A Harvard study led by Dr Andrew Stoll in 1999 reported that fish oil can dramatically improve symptoms of Bipolar disorder (manic depression). Bipolar disorder is a type of depression manifesting itself as repeated episodes of depression and mania or both and it can have a devastating effect on the life of the individual and their loved ones. In Stoll’s study, 30 bipolar patients with a history of relapses were given either fish oil or a placebo in the form of Olive oil. The trial was supposed to last for 9 months but was stopped after 4 months due to the dramatic results of the fish oil group who were able to reduce their symptoms of depression and stay in remission significantly longer than the placebo group.

Then in 2002 researchers Peet and Horrobin tested the antidepressant effect of ethyl EPA, a particularly concentrated form of EPA, and found that a dose of 1 gram daily was effective against depression. Participants were assigned either to the fish oil group or the placebo group and given various doses of fish oil daily for 12 weeks. At the end of the trial, those taking 1 gram of fish oil showed a significant improvement over those in the placebo group and the conclusion was that this dose was particularly effective in treating people with persistent depression.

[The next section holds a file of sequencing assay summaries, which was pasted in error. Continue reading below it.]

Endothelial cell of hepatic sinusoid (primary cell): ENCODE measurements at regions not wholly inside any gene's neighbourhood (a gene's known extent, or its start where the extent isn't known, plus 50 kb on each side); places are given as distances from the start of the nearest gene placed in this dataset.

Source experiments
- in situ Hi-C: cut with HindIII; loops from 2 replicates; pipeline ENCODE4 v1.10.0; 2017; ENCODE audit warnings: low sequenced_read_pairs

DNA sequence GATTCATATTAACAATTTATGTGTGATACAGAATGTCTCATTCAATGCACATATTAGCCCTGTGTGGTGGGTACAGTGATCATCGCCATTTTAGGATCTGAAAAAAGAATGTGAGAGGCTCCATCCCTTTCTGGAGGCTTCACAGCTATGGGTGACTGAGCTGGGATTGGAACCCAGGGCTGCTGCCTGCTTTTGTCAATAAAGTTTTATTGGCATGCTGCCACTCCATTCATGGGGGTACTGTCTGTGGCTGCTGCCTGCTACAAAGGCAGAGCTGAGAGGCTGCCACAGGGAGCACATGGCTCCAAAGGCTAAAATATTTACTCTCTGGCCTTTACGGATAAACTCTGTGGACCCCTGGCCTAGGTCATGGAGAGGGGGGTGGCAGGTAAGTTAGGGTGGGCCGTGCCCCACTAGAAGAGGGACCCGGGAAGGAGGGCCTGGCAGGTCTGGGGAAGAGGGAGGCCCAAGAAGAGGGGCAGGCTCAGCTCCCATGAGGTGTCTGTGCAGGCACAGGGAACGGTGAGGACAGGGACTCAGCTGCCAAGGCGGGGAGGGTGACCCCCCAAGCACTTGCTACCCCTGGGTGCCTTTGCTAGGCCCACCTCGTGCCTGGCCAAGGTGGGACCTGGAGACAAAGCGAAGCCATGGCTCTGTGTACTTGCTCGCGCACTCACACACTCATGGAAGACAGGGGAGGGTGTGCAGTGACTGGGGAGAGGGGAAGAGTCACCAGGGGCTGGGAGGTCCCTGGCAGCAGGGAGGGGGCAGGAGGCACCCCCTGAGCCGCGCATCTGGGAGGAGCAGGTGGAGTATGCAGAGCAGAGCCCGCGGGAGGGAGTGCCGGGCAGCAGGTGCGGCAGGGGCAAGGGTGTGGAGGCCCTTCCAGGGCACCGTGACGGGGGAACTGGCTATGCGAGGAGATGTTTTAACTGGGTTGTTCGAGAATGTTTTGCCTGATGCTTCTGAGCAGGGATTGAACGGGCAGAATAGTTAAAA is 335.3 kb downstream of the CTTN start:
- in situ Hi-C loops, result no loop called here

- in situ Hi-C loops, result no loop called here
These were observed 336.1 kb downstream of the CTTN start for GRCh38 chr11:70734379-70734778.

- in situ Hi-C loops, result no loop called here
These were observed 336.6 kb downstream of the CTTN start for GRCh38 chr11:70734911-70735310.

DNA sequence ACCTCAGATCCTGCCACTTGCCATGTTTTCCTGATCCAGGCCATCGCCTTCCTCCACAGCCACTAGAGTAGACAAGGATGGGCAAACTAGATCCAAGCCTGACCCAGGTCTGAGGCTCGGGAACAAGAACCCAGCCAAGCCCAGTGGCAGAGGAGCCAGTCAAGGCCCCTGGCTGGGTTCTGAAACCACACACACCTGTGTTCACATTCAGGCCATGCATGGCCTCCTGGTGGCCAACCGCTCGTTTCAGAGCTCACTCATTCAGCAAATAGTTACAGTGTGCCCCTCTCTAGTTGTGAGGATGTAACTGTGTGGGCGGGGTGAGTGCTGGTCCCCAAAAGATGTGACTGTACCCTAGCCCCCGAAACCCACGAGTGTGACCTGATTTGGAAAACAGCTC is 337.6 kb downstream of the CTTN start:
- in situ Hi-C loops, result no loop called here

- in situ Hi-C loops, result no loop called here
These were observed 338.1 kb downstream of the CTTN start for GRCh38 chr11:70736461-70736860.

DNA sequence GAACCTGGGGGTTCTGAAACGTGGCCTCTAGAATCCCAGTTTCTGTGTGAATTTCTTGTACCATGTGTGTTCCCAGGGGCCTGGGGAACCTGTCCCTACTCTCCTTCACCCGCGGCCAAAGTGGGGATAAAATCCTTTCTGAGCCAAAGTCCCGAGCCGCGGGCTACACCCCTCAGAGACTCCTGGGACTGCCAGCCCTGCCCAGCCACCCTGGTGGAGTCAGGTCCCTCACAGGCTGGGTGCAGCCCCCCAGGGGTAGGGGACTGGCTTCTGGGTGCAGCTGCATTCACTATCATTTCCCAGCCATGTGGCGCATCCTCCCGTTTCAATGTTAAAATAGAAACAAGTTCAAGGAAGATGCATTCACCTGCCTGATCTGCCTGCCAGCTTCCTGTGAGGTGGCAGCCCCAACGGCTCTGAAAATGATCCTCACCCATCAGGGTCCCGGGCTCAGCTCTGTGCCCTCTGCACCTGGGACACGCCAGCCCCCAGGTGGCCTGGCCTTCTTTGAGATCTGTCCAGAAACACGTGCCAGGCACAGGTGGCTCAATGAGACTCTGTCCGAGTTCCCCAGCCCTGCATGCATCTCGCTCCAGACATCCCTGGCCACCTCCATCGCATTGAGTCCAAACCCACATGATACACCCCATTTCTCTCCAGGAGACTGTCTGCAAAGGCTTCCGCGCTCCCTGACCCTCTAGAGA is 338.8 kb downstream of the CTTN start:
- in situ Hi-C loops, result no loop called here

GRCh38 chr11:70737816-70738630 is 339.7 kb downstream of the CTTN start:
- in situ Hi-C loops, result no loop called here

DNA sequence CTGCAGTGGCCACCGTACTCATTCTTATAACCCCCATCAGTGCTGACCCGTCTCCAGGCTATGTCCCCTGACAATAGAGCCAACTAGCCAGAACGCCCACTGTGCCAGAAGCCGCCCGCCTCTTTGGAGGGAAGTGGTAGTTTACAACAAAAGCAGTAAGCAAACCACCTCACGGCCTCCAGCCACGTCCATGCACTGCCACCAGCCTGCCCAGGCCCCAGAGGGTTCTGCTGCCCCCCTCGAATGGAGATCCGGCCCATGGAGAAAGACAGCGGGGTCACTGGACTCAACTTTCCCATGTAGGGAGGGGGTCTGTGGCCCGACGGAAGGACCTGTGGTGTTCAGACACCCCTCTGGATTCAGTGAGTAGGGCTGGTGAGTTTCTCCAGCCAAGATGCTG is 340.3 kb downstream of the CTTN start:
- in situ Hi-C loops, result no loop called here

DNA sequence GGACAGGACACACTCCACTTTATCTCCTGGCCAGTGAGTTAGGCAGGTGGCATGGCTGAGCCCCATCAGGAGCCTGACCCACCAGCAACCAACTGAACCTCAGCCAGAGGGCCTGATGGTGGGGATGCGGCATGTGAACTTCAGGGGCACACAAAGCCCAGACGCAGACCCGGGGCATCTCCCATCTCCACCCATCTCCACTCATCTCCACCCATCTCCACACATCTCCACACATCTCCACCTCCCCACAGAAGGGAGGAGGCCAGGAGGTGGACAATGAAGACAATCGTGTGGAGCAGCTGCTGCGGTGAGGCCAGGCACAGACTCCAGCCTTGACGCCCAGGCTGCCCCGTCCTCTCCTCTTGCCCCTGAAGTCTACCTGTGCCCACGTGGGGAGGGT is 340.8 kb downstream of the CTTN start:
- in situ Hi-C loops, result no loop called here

Yet another study by Puri et al involved giving EPA in addition to normal medication to a suicidal male patient suffering from severe depression. Not only was there a cessation of suicidal ideation and an improvement in all the symptoms of depression, but brain scans carried out before and at the end of the trial indicated structural changes to the brain after taking EPA. This study also suggested that EPA might enhance the efficacy of other medication for depression.

Other studies have revealed that there is a higher incidence of postnatal depression in countries with a lower level of fish consumption. This makes a lot of sense when we consider that Omega 3 fatty acids are particularly important during pregnancy and in the first few years of a child’s life when the brain is developing very rapidly and if the mother doesn’t get enough fatty acids whilst pregnant, she can find her supplies depleted as they are transferred to baby.